Friday, June 24, 2011

Healthcare in the cloud

Michael Koploy has a really nice blog article where he uses the HHS breach notification data to see if there really is a security/privacy problem in Healthcare with using 'the cloud'. His analysis is that the data doesn't prove significant security/privacy problem with the cloud, and might actually say that the cloud is a good place for Healthcare.

In the space of, low hanging fruit, there are far more security/privacy problems with simple theft of highly portable devices. I suspect, and have said the same in past analysis of the HHS breach notification data, that these thefts are simple thefts for pawn purposes. I suspect that the theft has very little to do with the data and everything to do with a cool piece of technology that is worth money. A factor that is simply going to grow with the increase of use of these cool pieces of technology, like the iPad.
Unfortunately the latest security/privacy problems in the internet space (e.g. Sony, RSA, Honda, etc) where cloud services were hacked and the data (e.g. names, email addresses, birth date) were exposed. These cases get people very concerned about the 'cloud'. I think that they should be concerned, but then as Michael points out they should likely be more concerned about those cool pieces of technology that Doctors like to carry around with them.
Much of the concern is simply FUD (Fear, Uncertainty, and Doubt). People see what is happening elsewhere and multiplying that Fear by many factors because the EHR in the cloud would be far more detailed. However I don’t think they really assess just how poorly EHR protection would be in a small-doctor office that has no IT support. Far better to put the task of security in the hands of an expert. Still doesn't automatically make it safe, but that is where sharing best practices like NIST 800-146 Cloud Computing Synopsis and Recommendations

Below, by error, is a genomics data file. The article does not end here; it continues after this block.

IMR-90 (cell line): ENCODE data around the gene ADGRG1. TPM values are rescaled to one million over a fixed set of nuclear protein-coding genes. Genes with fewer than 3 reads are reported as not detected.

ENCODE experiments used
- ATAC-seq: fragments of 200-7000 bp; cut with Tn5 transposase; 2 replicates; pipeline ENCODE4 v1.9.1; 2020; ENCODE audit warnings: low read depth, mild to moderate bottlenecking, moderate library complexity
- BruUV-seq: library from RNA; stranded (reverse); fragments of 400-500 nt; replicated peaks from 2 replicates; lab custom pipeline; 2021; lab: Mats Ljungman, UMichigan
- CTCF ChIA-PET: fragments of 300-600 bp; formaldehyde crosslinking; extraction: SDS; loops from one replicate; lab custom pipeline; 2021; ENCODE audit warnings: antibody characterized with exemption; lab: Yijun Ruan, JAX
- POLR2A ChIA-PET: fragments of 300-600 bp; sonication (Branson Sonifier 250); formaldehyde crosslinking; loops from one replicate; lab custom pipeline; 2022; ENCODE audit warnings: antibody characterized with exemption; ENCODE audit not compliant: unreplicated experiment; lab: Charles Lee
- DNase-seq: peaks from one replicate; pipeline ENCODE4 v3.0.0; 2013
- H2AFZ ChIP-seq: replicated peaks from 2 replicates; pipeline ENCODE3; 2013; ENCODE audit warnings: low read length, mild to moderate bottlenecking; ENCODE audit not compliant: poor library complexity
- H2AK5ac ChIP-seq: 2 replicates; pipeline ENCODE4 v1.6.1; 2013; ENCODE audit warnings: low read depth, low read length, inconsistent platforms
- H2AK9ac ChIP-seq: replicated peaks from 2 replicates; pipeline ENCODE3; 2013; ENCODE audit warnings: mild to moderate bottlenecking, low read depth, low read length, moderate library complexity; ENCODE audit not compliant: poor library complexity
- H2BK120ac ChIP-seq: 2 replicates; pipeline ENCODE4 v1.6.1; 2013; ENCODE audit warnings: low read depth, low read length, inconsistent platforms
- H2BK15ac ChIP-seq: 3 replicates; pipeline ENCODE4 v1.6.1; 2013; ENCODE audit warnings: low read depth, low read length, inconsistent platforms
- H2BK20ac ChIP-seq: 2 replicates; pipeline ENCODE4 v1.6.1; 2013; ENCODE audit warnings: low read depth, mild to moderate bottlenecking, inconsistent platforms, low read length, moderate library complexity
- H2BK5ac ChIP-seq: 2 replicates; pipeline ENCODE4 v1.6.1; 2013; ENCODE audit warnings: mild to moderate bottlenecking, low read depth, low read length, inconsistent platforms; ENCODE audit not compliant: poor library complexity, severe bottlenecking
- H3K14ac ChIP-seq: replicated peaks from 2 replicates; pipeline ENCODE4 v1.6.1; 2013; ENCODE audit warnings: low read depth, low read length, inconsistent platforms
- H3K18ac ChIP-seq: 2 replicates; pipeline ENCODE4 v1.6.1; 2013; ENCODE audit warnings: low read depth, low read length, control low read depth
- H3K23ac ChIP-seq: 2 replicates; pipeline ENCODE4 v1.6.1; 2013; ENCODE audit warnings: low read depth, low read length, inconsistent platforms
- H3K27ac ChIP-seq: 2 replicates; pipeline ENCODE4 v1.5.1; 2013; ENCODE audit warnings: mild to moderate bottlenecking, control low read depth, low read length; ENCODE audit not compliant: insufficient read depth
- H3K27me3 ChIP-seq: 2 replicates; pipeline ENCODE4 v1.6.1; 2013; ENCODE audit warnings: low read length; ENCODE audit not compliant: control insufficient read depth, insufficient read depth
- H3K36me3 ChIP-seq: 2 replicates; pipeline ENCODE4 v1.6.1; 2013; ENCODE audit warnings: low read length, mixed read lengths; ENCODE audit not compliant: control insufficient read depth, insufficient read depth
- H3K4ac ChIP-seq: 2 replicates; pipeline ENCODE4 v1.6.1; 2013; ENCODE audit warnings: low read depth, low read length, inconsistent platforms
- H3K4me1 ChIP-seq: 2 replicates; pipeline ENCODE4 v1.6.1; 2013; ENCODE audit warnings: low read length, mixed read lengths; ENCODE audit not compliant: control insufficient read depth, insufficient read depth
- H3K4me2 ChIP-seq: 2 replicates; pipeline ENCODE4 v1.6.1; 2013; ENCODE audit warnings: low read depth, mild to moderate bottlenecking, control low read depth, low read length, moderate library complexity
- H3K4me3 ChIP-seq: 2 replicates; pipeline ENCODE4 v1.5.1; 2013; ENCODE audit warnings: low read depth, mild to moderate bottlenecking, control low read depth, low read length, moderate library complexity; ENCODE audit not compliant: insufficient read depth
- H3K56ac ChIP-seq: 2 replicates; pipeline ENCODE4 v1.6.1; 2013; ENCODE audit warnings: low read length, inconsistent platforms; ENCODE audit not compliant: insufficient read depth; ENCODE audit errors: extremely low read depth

NIST 800-146 does a really good job of outlining not just the technology, but also the operational and policy issues.  They have touched on issues I had never thought of. They do a really good job of explaining responsibilities between the cloud subscriber and the cloud provider. I highly recommend that people use this guide. 

Thursday, June 23, 2011

French National EHR based on IHE XDS

This just crossed my desk:

The national PHR/EHR, or DMP (Dossier Medical Personnel) based on IHE XDS and 6 other IHE profiles has been technically open since December 17th 2010.  April 2011 was the official opening with clinical use authorized.  They have now records for about 20,000 patient  and a few hospitals and physician offices connected (20 EMR products have been certified).  They expect to reach between 1 and 2 million patient “dossier” by the end of 2011.